WOODLAND — The Woodland boys soccer team made history Saturday afternoon winning its first-ever home playoff game.
The Beavers feel they’re just getting started after their 1-0 win over Tumwater at Beaver Stadium to open the Southwest 2A District tournament in what’s already been a magical season that includes a school-record 13 wins and now one win away from earning a Class 2A state berth.
“This is great,” senior midfielder Brennan Lamoreaux said. “Seeing the growth of the team, my freshman year we won one league game (and went 3-13 overall) to second in league only losing,
“And keep it going in the future.”
Lamoreaux is Woodland’s career assists leader, and the midfielder’s goal in the 36th minute against the Thunderbirds (8-5-3) proved to be the difference to send the Beavers the district semifinal. He nearly added a second goal three minutes later when his shot from 10 yards out hit the top of the crossbar.
Woodland faces Black Hills (15-2), champion of the 2A Evergreen Conference, on Tuesday at Tumwater District Stadium in the winner-to-state match. The Wolves beat R.A. Long 4-3 (4-2 penalty kicks). Woodland’s last state appearance came in 2002.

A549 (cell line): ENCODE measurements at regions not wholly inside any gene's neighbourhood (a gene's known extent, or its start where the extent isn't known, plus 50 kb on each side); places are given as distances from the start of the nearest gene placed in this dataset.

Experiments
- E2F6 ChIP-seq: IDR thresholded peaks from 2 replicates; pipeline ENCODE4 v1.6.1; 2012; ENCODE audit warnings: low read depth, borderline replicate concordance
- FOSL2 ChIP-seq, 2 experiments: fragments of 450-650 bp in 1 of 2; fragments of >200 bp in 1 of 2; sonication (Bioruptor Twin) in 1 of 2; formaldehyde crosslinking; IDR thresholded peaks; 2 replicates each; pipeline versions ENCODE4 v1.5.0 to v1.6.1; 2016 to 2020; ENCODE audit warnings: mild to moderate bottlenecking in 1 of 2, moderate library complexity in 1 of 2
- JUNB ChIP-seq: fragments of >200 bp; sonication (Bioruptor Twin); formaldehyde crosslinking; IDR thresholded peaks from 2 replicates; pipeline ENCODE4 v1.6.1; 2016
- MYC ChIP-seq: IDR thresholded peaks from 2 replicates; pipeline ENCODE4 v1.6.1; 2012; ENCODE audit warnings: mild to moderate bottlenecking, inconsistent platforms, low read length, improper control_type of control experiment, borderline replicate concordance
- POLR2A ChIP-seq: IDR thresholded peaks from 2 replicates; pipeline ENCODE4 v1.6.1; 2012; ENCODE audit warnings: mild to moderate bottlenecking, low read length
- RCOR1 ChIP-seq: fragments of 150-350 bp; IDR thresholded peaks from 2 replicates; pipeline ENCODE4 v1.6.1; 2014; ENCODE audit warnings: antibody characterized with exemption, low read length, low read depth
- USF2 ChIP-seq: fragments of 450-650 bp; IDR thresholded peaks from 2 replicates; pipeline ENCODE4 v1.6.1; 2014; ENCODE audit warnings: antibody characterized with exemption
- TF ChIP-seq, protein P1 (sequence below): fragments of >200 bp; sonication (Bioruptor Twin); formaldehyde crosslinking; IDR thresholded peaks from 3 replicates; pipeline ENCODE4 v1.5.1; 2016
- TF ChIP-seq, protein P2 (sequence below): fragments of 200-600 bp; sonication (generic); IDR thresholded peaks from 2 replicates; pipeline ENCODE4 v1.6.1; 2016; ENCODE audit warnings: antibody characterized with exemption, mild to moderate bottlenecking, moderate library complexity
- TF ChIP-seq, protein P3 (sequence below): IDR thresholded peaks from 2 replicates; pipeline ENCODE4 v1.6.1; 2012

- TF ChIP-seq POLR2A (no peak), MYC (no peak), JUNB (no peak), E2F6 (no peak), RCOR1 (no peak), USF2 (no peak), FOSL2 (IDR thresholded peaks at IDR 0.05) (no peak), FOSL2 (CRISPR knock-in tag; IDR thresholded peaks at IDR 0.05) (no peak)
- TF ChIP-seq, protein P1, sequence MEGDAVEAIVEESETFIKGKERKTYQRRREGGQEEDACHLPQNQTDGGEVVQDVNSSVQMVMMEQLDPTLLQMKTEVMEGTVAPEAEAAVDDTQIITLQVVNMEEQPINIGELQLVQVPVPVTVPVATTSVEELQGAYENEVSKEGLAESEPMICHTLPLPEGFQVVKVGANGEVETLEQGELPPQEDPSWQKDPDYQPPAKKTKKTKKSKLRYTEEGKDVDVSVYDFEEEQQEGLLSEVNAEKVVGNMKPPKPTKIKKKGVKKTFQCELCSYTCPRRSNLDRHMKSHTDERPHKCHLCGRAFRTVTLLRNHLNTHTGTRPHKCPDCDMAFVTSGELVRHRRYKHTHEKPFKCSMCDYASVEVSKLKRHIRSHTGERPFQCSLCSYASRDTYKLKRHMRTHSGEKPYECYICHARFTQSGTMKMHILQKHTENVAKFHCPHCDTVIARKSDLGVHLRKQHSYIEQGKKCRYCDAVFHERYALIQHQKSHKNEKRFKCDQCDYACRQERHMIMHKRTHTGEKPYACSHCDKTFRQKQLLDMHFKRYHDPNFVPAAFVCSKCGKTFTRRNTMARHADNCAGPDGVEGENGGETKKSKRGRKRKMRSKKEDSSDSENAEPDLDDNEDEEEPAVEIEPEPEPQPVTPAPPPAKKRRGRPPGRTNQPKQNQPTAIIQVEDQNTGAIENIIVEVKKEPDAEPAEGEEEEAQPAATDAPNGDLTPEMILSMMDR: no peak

Not only is Woodland full of accomplishments, such as a runner-up 2A Greater St. Helens League finish and hosting its first-ever playoff game, but the program’s been on a steady upward climb in recent years.
And it wasn’t long ago when Woodland boys soccer had dark times.
In 2009, Woodland didn’t have enough players to field a roster, so school administrators canceled the boys soccer season. The following year, athletic director Paul Huddleston’s first year at the school, soccer returned with a varsity-only team that went 0-16.
Sophomore Aidan Thrall remembers some of those dark times as a middle school student watching the program he’d later help spearhead into a playoff winner.
“It was painful to watch,” Thrall said, later adding “They’re just going to grow this team.”
Thrall is one of three ex-Timbers Academy players on Woodland’s roster and is more than half of the starting lineup that currently plays club soccer.
Players with a higher level of competition outside of the high school season has only boosted the program as a whole, said head coach Bryan Vogel. Its junior varsity team even fields a number of club players, something Vogel’s never had previously.
“When you’re bottom ends comes up,” Vogel said, “your top ends goes even higher.”